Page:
So, all this talk of wild food, what can you do with rose hips?


Rose hips can be used in a wide variety of dishes, including syrups, preserves (rosehip catsup is superb) jams (my favorite is rose hip-orange marmalade), jellies, teas (often mixed with hibiscus), sauces, bread, pancakes, muffins, and desserts.

How to eat rose hips…
And why would you do such a thing?

In my experience, it’s best to harvest rose hips in the fall, after they turn red or bright orange. Better yet, after they’ve been kissed by frost.

To dry hips, spread them on a cookie sheet. Place them in an oven set on the lowest setting. I prefer to use a food dehydrator. My favorite is the Excalibur. Or, depending on the humidity where you live, you can simply put them in a dark, well-ventilated area. After drying, store them in glass jars in a dark, cool place.

To prepare rose hips for tea, cut off the bloom stem, cut the hip in half (and again in quarters, if extra large), and scrape out the seeds and hairy pith. This can be very tedious with tiny hips, so save small hips for jellies, because it all ends up staying behind in the jelly bag anyway.

What’s my favorite jelly? A 50:50 blend of rose hip juice and apple juice.

Cover of "Cooking Alaskan" a classic cookbook

When dried, use rose hips in place of raisins or currants. Bake them in banana bread or sprinkle them on top of oatmeal. And for a unique dessert, jazz up your next pumpkin, apple, or rhubarb pie by replacing some of the pumpkin with pulp made from rose hips.

Want a recipe? Try this one…

Rose Hip Nut Bread

Adapted from the popular Alaska cookbook, Cooking Alaskan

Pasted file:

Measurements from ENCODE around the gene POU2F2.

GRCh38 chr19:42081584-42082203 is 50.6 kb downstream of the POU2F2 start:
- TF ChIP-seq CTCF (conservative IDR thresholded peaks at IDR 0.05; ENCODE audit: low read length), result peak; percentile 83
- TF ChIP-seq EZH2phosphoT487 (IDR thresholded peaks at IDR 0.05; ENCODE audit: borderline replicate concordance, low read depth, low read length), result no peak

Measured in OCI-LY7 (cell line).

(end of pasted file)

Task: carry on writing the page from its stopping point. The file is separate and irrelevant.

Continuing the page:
• 1 cup orange juice
  • 1/2 cup raisins
  • 3/4 cup seeded and chopped rose hips
  • 2 TBL melted butter
  • 1 teaspoon vanilla
  • 1 egg, slightly beaten
  • 1-1/2 cups flour
  • 1 cup sugar
  • 1 teaspoon baking powder
  • 1/2 teaspoon baking soda
  • 1/4 teaspoon salt
  • 1/2 cup chopped nuts or sunflower seeds

In a large bowl, mix the first six ingredients. Sift together dry ingredients and blend with wet mixture, stirring only until moistened. Fold in nuts or seeds and spoon into a greased, 5×8-inch bread pan, muffin tins, or 9×9-inch cake pan. Bake at 350 degrees F for one hour (less for muffins and 9×9 pan).

If you don’t have time to make jelly, bread, or sauce, freeze the hips for later. Simply gather your rose hips, clean them and either chop them or put them in a pan with a little water and cook them gently until soft.

There you go.

Roses aren’t just beautiful to photograph and sniff during the summer. They’re incredibly edible, all year.

Thanks for checking in. If you’re in the neighborhood, stop by and I’ll put a pot of rose hip tea on for you.


Kodiak, Alask

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  • pam rake
    March 26, 2020 at 1:42 AM

    when i lived as a student in Uppsala, Sweden,(MANY years ago) rosehip soup was on the menu nearly every day! When I later moved to the Sierra Nevada mountains, I discovered them growing wild all around Mammoth so I thought I would try to prepare them. Unfortunately, the Sierra rosehips are very small and dry and I never learned to cook with them.

  • Carlissa Maree Harris
    November 22, 2019 at 12:02 PM


    • marionowen
      November 22, 2019 at 9:33 PM

      So much sweetness in roses, eh Carlissa?!? How do you use roses? I heard that in India you can get a rose milkshake.

  • Jeanine Costello
    November 8, 2019 at 5:47 AM

    Thanks! I have a yard full of rose hips…I will definitely be using your ideas and recipes.

    • marionowen
      March 26, 2020 at 7:19 PM

      Oh… for sure let me know what you end up doing. I love sharing recipes and ideas Jeanine.